If you’re a long-time cook like me who reads cookbooks like others read novels or travel guides, you’ve got shelves of cookbooks in your house – under the bed, in the kitchen, the bathroom, the office, filling up an unused cat bed, and stacked in closets. You get rid of some now and then, but find yourself picking up the ones for 50 cents (I can’t believe I found a stall full at the WPB Fairgrounds Flea Market last week!) that you can’t pass up on a bet.
You find bookstores like Chuckles Bookstore in Hobe Sound on Bridge Road that has a room full to browse. And those old comb-bound community cookbooks at every church sale and thrift shop – well, no contest. One-in-a-million finds for recipes like souse, or whoopie pies long before anyone had heard of them – or the obscure Cheerwine cake are to be had, usually for 25 cents.
Yes, most cookbooks – new and used – are now available thanks to the Internet. But you have to shelve them, hunt down favorite recipes in them, then print them out, and spread out the sheets on the counter – and kill a lot more trees and contribute to the carbon footprint on earth by having them shipped to you.
The physical books are no better on a kitchen counter, they’re often awkward – they get food splattered and you can never find what you want in them rapidly – especially if the primary recipe sends you to a secondary recipe in the back of the book – I hate that.
Cue the new generation of readers
The Kindle Fire and Nook Color eBook, are new in the market this year.
Do you need one? Not if you’re a page-turner and care that the photo is right there beside you as you follow directions and stick to one cookbook per recipe. And you aren’t a curious cook. And if you’re neat as a pin in the kitchen and never splatter.
But if you’re the type who searches recipes on the web, or browses secondary recipes in cookbooks, or emails your cousin in the middle of cooking, or would love to take your cookbook library wherever you go, then consider one of these wifi-enabled readers. We’re not talking tablets here – these are readers first, and wifi/browser, email and apps secondary.
But – for under $200 compared to the $450 and up for the tablets – they’re a deal breaker for many.
The World Wide Web of cookbooks
Both have wifi, so when a recipe calls for clarifying butter, you can zip out to Google and find out how long the butter should cook and separate before you pull it off the fire. Or email your sister and tell her if mom used vanilla in her Thanksgiving Sweet potato casserole.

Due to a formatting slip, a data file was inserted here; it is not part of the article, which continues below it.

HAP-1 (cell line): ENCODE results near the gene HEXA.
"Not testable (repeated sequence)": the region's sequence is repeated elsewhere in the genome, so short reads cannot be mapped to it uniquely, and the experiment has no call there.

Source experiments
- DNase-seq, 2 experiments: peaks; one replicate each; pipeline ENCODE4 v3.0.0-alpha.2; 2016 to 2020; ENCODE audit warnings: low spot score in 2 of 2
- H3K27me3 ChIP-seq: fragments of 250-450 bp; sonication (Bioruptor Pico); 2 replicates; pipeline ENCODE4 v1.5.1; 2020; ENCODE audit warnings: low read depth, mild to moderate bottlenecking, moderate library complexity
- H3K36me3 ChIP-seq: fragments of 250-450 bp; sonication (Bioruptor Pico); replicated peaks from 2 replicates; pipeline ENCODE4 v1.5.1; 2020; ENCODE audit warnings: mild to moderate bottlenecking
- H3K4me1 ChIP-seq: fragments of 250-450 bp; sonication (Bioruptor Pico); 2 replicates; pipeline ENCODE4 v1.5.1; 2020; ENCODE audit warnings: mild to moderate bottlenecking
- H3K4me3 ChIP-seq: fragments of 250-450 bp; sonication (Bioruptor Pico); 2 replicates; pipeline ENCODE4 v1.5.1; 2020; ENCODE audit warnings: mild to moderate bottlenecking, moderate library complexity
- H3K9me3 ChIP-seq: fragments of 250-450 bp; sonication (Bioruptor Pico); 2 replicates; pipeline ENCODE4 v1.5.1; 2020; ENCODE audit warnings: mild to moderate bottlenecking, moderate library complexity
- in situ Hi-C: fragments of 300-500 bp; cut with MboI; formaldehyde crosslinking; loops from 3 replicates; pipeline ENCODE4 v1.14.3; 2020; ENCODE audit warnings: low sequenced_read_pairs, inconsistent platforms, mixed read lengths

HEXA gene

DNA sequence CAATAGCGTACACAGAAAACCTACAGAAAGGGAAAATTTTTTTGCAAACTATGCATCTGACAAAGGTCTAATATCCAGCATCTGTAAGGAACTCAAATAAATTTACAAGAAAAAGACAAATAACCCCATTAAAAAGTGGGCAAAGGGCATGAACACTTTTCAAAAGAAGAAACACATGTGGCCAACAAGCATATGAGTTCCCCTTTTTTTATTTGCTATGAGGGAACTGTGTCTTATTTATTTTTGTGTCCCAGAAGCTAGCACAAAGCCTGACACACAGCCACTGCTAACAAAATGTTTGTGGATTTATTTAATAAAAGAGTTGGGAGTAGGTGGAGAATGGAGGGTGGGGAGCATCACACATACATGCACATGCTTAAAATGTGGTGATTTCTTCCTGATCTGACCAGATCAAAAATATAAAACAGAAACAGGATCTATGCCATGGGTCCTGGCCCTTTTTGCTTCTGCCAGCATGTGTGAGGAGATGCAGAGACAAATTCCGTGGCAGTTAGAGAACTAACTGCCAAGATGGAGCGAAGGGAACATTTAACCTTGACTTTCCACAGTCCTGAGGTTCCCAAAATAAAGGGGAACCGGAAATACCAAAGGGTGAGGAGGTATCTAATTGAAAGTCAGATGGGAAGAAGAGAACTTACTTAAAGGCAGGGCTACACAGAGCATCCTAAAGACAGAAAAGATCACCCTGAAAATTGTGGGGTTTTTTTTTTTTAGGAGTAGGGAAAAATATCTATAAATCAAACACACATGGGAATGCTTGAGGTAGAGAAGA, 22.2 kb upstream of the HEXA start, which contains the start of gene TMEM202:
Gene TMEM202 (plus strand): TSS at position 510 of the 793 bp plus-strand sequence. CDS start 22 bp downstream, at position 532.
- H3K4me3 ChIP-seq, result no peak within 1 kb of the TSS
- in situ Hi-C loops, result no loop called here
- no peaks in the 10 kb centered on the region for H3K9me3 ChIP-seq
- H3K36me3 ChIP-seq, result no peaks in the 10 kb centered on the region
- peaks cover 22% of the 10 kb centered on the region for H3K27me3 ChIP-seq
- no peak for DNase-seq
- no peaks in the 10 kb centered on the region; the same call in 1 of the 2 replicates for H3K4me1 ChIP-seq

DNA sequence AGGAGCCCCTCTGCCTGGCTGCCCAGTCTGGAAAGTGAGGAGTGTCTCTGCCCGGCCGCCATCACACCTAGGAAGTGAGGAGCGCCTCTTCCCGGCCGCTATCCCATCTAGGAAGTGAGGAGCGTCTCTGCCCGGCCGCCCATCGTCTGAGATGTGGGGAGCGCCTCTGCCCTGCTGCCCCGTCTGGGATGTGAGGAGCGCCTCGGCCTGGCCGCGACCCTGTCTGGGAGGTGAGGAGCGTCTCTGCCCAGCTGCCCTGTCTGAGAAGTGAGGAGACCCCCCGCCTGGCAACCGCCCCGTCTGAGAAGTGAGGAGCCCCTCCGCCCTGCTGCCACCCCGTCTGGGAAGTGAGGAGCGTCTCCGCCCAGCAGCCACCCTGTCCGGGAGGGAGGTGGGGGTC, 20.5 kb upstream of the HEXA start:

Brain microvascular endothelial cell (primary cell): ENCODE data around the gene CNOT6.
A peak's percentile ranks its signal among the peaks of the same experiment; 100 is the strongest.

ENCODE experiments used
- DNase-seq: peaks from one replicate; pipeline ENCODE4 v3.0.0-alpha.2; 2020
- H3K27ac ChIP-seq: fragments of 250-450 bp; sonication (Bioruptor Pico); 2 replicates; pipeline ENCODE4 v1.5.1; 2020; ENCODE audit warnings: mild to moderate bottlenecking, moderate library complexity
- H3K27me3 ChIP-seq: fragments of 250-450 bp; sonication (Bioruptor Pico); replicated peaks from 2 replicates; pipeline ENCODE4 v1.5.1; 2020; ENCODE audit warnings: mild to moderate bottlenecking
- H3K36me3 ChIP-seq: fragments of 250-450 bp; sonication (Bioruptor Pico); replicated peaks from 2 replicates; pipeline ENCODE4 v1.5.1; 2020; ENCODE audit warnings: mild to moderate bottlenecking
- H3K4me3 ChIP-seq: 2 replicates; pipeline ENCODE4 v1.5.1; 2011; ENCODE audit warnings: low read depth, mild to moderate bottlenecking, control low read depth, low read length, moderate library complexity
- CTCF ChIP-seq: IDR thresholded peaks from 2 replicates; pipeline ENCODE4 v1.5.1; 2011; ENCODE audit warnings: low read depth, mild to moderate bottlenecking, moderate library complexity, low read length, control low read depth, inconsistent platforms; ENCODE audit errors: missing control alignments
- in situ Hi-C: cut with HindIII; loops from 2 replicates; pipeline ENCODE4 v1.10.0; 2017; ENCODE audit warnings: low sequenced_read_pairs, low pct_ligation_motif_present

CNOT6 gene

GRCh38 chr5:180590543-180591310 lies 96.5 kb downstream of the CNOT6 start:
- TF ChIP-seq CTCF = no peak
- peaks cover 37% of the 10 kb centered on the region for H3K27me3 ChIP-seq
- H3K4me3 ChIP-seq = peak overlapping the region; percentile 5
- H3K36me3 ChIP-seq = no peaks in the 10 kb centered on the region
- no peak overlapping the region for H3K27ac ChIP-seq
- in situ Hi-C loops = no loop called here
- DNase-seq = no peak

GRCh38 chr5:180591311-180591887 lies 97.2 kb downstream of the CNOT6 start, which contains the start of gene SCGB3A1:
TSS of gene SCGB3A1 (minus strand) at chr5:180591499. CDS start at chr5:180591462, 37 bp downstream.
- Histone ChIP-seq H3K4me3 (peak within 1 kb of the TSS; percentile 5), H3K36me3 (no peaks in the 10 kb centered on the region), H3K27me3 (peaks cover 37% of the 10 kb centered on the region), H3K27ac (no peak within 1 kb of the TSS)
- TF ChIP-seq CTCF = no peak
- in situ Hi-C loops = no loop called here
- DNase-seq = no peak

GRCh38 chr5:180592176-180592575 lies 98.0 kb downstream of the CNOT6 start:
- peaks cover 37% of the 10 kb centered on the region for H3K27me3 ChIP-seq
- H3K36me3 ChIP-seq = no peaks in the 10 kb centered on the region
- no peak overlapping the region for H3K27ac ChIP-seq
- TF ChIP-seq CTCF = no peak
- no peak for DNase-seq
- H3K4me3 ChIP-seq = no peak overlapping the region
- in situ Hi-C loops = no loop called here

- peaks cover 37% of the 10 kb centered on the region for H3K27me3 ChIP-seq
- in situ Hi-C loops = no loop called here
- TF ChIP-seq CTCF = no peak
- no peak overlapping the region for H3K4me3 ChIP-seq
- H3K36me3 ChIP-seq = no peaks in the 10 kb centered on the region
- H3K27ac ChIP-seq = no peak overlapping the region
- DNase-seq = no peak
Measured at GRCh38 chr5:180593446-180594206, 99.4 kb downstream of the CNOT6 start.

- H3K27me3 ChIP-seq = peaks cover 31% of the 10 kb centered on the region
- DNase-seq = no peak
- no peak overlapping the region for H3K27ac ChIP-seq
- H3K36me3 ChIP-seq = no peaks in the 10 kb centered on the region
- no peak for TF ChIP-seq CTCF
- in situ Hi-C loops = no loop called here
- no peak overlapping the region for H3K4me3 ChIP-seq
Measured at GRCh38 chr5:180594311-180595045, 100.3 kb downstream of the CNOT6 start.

You can search for a similar recipe in another cookbook after you’ve found one in your cookbook library – accessible from anywhere in the “Cloud” — if you’re on a Kindle Fire. Gmail is no sweat, either, so consult your Italian bro and both of you can stream the A+ movie Big Night (1996) to cook a timpano along with Tony Shaloub and Stanley Tucci. Or watch my favorite of all time movies, Truman Capote’s A Christmas Memory – ABC Stage 67, starring Geraldine Page.
The new NOOK Color eBookreader is similar, though tied to Barnes & Noble – for book readers, this is probably a first choice. Best part: Check out any book on Barnes & Noble’s vast lists for free. That means you can browse cookbooks in your pajamas before you buy.
Since cookbook readers are typically travel and culture readers, you have those book genres at your fingertips as well. So when I’m reading Patricia Wells’ The Paris Cookbook, I can call up a map of Paris to see what area the recipe is from – or the restaurant or market she mentions. Isn’t the web grand that way?
I want other suggestions for books – I like the Barnes & Noble reviews from other cooks, many of whom I recognize.
Readers and sticky fingers in a kitchen
What about using these things in a kitchen, though? They rely on touch-screens – and good cooks have sticky and oily and fishy fingers.
Cooks who touch faucets and knobs and mixer handles already know the value of plastic wrap – one layer of plastic wrap on these things as you cook prevents dough trails and sticky egg whites from gumming up your kitchen. You can spend bucks on a fancy Kindle Fire Anti-Glare Screen Protector 2-Pack with Cleaning Cloth by Marware – Lifetime Warranty that protects the screen, but a roll of Saran Wrap does just as well and can be replaced every 5 minutes if you need to, for less than a penny each time. (And it will wrap your faucet handles, your light switch, oven knobs, mixer handle, cover your counter top, help roll out pie crusts and more.)
So wrap your reader (or tablet) in one tight layer of plastic wrap (Saran Wrap is heavier than most), and prevent any mishaps. Your touch makes works just fine through the wrap. Tip: Tape the wrap to the back using duct tape, and it’ll be waterproof, too – that dog bowl is miraculously always right under you when you drop it – I know from experience.
(Crazy boater’s electronics tip: If you’re ever using this on a boat, beach, pier or cooking in the Everglades – do the same thing. Wrap it in plastic, then put it into a zip-locked bag, blown up before you seal it. It will not only float, but keep the thing from from drowning. Bigger hint – duct tape a neon orange plastic flag on one side of the bag, so you can see it bobbing in the water. Write your name on the bag with a permanent pen so if some honest person finds it, you’re back in business – if they haven’t used a fish hook to snag it, that is.)
Share your reviews as a cook
And if you recommend any cookbooks, speak up, too!